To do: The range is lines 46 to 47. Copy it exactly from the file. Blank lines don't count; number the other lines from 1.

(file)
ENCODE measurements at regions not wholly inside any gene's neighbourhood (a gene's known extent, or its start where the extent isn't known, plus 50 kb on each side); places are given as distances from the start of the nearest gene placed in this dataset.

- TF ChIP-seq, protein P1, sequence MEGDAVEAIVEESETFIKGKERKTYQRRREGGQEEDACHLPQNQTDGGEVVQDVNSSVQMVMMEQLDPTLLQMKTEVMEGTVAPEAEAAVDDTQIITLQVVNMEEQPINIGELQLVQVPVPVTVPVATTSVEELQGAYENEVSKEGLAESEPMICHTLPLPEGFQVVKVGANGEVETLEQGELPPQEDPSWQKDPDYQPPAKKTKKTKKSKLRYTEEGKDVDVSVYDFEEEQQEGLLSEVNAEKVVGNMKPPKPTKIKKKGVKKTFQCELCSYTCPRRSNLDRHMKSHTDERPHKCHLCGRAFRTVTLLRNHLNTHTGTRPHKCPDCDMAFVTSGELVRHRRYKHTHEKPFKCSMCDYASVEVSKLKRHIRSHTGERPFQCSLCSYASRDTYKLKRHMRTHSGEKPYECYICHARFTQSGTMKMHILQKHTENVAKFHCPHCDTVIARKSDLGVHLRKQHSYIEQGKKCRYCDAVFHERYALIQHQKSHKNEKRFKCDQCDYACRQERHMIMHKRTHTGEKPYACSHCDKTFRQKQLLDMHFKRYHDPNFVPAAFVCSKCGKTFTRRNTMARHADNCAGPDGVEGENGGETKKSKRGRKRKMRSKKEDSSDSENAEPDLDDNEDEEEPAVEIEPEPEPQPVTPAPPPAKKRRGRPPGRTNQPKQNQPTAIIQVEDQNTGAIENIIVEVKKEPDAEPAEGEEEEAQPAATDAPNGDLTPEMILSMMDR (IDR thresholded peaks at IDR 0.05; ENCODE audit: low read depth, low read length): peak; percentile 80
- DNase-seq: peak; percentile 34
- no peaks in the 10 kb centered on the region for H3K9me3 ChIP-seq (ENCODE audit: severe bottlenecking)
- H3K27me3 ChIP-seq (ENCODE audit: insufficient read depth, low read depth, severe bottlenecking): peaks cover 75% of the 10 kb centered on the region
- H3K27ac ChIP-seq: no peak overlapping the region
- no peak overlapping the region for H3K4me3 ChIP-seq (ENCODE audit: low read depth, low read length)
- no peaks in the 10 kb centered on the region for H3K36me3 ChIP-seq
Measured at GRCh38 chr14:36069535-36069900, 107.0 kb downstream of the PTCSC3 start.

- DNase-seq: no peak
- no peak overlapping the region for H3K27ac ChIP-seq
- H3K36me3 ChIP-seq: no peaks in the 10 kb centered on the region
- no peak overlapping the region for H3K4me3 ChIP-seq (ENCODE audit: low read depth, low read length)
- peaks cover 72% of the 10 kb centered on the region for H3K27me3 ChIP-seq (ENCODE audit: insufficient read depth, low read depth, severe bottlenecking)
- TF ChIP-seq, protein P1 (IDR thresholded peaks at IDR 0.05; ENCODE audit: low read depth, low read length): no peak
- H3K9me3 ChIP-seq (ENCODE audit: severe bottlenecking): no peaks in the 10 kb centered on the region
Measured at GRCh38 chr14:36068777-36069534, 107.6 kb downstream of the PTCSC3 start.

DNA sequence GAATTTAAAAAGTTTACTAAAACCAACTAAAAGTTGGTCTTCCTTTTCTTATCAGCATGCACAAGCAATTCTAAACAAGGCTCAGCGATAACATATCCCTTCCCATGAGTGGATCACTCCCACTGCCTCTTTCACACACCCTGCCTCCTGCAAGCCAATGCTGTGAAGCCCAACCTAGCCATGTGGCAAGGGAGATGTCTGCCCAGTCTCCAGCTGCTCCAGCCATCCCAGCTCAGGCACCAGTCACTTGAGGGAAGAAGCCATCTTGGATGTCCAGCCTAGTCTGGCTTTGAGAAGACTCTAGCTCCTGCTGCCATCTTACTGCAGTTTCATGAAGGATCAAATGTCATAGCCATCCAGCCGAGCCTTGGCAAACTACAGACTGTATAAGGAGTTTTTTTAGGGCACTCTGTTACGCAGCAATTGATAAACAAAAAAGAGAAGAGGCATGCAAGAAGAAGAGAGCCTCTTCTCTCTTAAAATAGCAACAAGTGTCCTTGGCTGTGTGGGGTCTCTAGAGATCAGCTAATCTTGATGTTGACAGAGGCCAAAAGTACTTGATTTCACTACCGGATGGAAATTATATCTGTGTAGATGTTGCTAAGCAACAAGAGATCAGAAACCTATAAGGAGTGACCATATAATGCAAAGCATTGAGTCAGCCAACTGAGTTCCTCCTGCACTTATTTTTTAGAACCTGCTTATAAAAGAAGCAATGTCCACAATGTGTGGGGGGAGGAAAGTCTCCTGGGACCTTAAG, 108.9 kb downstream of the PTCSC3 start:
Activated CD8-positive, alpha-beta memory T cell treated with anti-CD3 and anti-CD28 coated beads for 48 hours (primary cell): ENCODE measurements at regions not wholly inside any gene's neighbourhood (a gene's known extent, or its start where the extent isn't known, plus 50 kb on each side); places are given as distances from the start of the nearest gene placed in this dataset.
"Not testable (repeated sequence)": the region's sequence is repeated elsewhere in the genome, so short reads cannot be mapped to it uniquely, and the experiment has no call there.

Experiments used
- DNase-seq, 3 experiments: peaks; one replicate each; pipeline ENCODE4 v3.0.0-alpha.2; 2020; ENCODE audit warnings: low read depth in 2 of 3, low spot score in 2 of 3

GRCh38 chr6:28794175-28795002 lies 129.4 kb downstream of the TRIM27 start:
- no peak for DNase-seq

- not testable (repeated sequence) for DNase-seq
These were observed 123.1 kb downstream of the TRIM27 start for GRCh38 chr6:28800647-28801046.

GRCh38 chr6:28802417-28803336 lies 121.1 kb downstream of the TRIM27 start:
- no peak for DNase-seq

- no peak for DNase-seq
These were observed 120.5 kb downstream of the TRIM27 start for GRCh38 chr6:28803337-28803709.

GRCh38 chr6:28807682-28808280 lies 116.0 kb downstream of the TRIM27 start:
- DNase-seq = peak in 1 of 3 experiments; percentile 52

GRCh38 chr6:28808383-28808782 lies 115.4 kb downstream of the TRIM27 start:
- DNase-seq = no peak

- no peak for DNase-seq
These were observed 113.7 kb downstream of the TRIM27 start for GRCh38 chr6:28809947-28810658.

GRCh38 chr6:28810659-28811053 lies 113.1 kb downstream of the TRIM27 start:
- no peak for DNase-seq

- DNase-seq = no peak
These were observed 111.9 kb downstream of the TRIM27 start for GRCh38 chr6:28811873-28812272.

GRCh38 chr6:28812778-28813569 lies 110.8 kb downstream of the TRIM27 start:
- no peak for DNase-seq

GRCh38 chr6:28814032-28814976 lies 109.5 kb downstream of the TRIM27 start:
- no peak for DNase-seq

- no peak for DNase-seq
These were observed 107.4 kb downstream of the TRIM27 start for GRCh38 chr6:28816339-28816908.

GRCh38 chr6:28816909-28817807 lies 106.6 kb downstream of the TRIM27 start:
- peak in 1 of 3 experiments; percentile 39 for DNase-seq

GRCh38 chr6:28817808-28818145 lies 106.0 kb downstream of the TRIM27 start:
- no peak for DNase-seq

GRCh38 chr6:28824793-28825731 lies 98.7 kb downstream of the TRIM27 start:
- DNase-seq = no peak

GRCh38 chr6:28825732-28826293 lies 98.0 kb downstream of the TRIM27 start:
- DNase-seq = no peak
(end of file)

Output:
These were observed 107.4 kb downstream of the TRIM27 start for GRCh38 chr6:28816339-28816908.

GRCh38 chr6:28816909-28817807 lies 106.6 kb downstream of the TRIM27 start: